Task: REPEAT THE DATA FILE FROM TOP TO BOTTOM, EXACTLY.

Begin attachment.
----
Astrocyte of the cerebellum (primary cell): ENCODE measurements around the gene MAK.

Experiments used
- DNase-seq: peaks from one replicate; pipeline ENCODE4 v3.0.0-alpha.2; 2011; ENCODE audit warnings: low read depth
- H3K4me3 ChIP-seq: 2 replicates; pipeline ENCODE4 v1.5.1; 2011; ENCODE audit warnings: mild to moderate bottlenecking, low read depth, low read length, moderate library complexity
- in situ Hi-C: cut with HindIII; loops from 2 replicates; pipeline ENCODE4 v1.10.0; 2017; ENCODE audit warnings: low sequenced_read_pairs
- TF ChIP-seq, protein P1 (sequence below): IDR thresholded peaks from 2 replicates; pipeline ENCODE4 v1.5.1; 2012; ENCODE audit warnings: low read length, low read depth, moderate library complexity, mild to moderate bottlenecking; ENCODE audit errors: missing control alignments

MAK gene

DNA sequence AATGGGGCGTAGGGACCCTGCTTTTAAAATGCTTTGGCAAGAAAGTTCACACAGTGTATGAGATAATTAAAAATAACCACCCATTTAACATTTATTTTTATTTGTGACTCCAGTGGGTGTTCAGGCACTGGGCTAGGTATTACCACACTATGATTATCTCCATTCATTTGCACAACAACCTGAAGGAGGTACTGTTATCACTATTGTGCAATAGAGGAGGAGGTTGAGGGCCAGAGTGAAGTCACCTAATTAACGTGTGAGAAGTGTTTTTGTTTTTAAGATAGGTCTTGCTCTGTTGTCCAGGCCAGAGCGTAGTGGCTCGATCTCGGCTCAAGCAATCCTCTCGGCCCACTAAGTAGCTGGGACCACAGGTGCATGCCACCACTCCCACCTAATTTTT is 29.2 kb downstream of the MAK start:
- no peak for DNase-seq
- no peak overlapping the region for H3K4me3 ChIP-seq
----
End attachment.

Astrocyte of the cerebellum (primary cell): ENCODE measurements around the gene MAK.

Experiments used
- DNase-seq: peaks from one replicate; pipeline ENCODE4 v3.0.0-alpha.2; 2011; ENCODE audit warnings: low read depth
- H3K4me3 ChIP-seq: 2 replicates; pipeline ENCODE4 v1.5.1; 2011; ENCODE audit warnings: mild to moderate bottlenecking, low read depth, low read length, moderate library complexity
- in situ Hi-C: cut with HindIII; loops from 2 replicates; pipeline ENCODE4 v1.10.0; 2017; ENCODE audit warnings: low sequenced_read_pairs
- TF ChIP-seq, protein P1 (sequence below): IDR thresholded peaks from 2 replicates; pipeline ENCODE4 v1.5.1; 2012; ENCODE audit warnings: low read length, low read depth, moderate library complexity, mild to moderate bottlenecking; ENCODE audit errors: missing control alignments

MAK gene

DNA sequence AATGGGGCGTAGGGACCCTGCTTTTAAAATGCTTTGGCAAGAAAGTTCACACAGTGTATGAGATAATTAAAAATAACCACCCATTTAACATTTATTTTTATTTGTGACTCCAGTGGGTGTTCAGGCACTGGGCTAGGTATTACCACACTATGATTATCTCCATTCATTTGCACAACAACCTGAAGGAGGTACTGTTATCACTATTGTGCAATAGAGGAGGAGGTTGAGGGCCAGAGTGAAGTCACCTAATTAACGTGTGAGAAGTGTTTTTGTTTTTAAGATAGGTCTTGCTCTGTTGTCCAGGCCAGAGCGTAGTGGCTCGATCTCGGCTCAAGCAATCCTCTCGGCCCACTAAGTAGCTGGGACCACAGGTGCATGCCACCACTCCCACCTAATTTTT is 29.2 kb downstream of the MAK start:
- no peak for DNase-seq
- no peak overlapping the region for H3K4me3 ChIP-seq